How a 'parachute' became a life-saving heart device - FOX 13 News

How a 'parachute' became a life-saving heart device

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TAMPA (FOX 13) -

Over the course of only about six months, a young heart patient who was given little hope of recovery, is alive and well and planning for the future.

"I had a widow-maker heart attack. I dropped dead on my office floor," said Richard Murphy. At the very moment his heart stopped, a customer trained in CPR was sitting on the opposite side of the desk.

Richard's main heart artery was completely blocked. Doctors opened it with a stent, but that got clogged too. He got two more stents, but his heart was already damaged beyond repair. Doctors also implanted a defibrillator and pacemaker before sending him home.

"You don't know what the future was going to hold. They said he wouldn't get out of bed again," Richard's wife Allison said.

Doctors weren't sure he'd survive, because a third of his heart no longer worked. It was like an overstretched balloon: the heart muscle was weak and thin. It didn't have enough strength to pump the blood to his body, making him short of breath and tired.

A heart transplant was out of reach. Richard and Allison were in search of a medical miracle.

"I really had no quality of life at all homebound," he says.

Then this former Army paratrooper would find help, in the form a "parachute" like no other.

Dr. Charles Lambert is chief cardiologist at Florida Hospital's Pepin Heart Institute. As Dr. Lambert shows us Richard's cardiac catheterization on his computer screen he explains, "This is really the first device of this kind, ever. It's a big device, and it's put in through a catheter -- a big catheter."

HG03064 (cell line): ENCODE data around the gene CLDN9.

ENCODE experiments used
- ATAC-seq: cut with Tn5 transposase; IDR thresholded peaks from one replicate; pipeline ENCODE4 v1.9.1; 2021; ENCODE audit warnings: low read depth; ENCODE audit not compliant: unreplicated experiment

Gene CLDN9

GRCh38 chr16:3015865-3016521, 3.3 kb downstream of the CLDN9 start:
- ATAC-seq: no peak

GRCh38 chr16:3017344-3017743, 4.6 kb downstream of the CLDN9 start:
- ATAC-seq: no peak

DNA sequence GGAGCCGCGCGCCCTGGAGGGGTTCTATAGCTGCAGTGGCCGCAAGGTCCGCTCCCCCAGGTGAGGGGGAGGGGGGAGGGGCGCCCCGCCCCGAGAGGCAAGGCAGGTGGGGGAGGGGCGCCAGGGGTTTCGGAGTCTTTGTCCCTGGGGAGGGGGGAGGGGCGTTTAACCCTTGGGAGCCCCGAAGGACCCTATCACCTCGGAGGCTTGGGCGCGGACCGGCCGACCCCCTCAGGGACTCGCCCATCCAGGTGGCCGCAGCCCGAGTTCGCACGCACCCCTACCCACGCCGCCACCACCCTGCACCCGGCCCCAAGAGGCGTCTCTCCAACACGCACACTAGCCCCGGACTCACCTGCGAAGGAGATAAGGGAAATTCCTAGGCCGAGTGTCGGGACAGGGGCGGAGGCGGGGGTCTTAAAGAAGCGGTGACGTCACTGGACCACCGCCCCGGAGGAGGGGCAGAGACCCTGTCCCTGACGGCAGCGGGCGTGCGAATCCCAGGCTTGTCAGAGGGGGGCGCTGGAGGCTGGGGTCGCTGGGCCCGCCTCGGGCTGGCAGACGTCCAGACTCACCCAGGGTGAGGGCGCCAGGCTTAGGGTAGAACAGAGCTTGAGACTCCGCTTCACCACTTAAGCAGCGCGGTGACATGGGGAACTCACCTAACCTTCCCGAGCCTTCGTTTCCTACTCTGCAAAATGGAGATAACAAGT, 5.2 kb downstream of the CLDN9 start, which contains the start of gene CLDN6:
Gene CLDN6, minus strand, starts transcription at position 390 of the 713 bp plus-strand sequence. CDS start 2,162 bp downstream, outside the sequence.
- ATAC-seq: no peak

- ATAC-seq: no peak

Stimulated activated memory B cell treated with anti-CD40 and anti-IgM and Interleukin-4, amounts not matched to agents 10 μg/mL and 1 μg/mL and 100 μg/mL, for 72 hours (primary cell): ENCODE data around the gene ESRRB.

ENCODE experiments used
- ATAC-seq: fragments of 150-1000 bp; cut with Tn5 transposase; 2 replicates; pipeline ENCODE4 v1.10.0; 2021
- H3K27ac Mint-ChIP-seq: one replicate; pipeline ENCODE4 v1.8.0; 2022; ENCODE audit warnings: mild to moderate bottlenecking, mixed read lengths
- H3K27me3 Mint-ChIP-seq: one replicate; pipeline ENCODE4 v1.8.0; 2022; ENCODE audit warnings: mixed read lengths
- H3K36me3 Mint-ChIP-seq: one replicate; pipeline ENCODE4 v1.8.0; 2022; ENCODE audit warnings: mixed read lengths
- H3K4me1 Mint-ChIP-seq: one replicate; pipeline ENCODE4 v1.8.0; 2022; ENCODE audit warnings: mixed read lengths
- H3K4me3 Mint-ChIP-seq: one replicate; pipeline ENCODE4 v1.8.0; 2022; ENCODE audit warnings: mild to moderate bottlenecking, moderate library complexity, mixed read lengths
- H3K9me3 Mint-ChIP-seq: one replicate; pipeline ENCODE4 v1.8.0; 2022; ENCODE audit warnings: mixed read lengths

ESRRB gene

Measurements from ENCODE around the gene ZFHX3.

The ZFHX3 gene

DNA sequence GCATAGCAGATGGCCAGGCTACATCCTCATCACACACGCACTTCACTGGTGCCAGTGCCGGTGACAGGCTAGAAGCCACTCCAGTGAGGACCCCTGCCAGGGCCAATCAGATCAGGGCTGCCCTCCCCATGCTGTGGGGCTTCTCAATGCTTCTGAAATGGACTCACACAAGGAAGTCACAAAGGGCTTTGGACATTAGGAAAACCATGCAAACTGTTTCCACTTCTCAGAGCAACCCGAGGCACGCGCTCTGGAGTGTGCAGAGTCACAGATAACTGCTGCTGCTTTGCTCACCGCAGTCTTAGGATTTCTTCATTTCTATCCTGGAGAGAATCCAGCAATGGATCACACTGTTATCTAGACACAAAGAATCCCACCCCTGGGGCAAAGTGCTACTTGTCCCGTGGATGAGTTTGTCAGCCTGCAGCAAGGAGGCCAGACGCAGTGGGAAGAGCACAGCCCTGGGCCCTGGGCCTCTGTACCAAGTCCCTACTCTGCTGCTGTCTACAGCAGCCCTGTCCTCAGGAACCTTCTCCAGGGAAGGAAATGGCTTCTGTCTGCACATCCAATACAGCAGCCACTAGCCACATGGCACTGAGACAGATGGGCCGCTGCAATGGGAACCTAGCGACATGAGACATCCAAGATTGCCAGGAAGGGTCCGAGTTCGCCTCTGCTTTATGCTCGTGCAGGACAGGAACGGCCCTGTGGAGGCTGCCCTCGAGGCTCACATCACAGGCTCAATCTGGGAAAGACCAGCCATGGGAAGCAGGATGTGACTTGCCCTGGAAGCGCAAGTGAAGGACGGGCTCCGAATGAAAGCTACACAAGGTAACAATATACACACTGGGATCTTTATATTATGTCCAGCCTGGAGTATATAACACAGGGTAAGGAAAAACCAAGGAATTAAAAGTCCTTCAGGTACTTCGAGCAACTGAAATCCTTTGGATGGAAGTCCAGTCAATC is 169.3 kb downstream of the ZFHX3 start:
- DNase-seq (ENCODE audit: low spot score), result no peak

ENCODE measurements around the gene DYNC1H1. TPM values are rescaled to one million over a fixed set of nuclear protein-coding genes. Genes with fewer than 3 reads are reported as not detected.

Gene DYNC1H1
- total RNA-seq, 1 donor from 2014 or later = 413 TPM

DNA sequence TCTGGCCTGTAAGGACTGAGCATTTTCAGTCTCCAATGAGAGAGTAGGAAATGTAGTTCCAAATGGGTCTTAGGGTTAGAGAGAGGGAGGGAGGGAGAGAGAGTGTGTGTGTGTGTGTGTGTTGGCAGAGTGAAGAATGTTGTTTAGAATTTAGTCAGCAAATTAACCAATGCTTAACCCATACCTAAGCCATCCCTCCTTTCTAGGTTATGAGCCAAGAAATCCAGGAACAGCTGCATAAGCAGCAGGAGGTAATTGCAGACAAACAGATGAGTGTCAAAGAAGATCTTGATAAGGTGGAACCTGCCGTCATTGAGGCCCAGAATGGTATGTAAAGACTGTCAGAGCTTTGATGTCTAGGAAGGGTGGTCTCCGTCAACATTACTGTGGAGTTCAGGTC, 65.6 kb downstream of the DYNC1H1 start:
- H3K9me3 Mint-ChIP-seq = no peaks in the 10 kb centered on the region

The Parachute, which looks like a coffee filter, is folded up inside a tube, or catheter, that's threaded in an artery in the groin. Using wires, the parachute makes it's way into the left side of Richard's failing heart.

When the parachute is released, tiny barbs along its edges attach to the heart wall to keep it in place.

"This part is squeezing. This part is not squeezing, and actually balloons out a bit," Dr. Lambert says. He tells us Richard's heart was so weak, it was in danger of rupturing. The Parachute adds another layer of protection.

Eventually cells will grow over the parachute allowing the device to incorporate itself into Richard's heart. Once that happens, he can stop the blood thinners he is now taking. The parachute will stay with him the rest of his life - keeping his blood flowing, reducing stress on the healthy part of the muscle.

"I didn't expect him to feel better right away. I was amazed he felt better immediately," Dr. Lambert says.

"It's a night and day difference in my attitude, in my ability to breath, and my whole outlook, I woke up this morning. I was so thankful to be sitting here with this device inside of me, and knowing that's it working. It's mind boggling really."

The difference so profound Richard's sealed it in ink. He showed us a new tattoo on his right upper arm. It reads: “born to lose - live to win.”

"The heart attack has changed everything about what I think and what I value," he says.

Richard is now back to work. He's also feeling stronger, and when he returned for his six-month checkup, he announced a surprise that shows how healthy he's become.

He and his wife are expecting a child.

“It's a blessing, we had wanted one,” Richard explained. “I had been so sick, we couldn't plan on anything like that. That just would've been wrong. It's nice to plan, and to know you are going to be around and live a fulfilled life.”

Dr. Lambert says the parachute is approved for use in Europe, but here in the U.S., you likely won't be able to buy it for another year and a half to two years.

For Richard and Allison, the Parachute is buying them precious time.

"We can look five to ten years down the road, instead of a year, and not know what was going to happen. At least we have a positive outlook," he says.

Thanks to a life-saver in the form of a parachute.


Florida Hospital Tampa

Pepin Heart Institute


Clinical Trials

Rare Disease: NIH


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